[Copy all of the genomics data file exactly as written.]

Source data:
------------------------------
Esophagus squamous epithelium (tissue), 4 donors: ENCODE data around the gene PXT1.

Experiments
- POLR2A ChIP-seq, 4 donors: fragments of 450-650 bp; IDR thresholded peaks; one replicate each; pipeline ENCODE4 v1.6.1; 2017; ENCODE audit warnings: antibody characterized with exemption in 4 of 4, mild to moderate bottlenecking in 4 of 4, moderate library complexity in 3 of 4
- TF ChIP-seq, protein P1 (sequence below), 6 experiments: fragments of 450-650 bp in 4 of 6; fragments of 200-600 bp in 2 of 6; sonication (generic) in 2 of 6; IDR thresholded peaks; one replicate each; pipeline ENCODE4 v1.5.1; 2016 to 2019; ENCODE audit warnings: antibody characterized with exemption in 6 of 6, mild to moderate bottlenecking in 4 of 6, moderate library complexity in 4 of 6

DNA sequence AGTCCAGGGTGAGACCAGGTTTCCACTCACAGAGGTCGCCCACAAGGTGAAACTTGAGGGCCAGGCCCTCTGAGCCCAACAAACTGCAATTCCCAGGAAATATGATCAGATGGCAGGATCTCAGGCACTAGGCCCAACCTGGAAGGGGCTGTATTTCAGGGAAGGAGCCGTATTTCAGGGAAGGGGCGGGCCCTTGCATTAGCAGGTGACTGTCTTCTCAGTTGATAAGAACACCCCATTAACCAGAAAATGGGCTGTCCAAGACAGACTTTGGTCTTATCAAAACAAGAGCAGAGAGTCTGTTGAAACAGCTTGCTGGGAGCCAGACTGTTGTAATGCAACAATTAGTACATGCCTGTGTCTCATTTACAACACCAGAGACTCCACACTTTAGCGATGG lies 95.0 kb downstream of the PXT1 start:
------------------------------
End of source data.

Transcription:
Esophagus squamous epithelium (tissue), 4 donors: ENCODE data around the gene PXT1.

Experiments
- POLR2A ChIP-seq, 4 donors: fragments of 450-650 bp; IDR thresholded peaks; one replicate each; pipeline ENCODE4 v1.6.1; 2017; ENCODE audit warnings: antibody characterized with exemption in 4 of 4, mild to moderate bottlenecking in 4 of 4, moderate library complexity in 3 of 4
- TF ChIP-seq, protein P1 (sequence below), 6 experiments: fragments of 450-650 bp in 4 of 6; fragments of 200-600 bp in 2 of 6; sonication (generic) in 2 of 6; IDR thresholded peaks; one replicate each; pipeline ENCODE4 v1.5.1; 2016 to 2019; ENCODE audit warnings: antibody characterized with exemption in 6 of 6, mild to moderate bottlenecking in 4 of 6, moderate library complexity in 4 of 6

DNA sequence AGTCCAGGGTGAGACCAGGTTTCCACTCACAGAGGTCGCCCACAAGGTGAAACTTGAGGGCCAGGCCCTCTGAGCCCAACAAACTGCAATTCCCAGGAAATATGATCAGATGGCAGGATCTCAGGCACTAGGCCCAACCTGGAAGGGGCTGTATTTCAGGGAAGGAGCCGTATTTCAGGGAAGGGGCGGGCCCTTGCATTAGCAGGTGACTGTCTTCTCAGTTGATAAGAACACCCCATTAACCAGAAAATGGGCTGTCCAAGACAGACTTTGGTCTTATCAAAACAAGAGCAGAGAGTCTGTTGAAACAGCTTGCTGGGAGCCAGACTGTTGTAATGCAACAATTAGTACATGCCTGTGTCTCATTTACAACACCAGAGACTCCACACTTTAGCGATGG lies 95.0 kb downstream of the PXT1 start: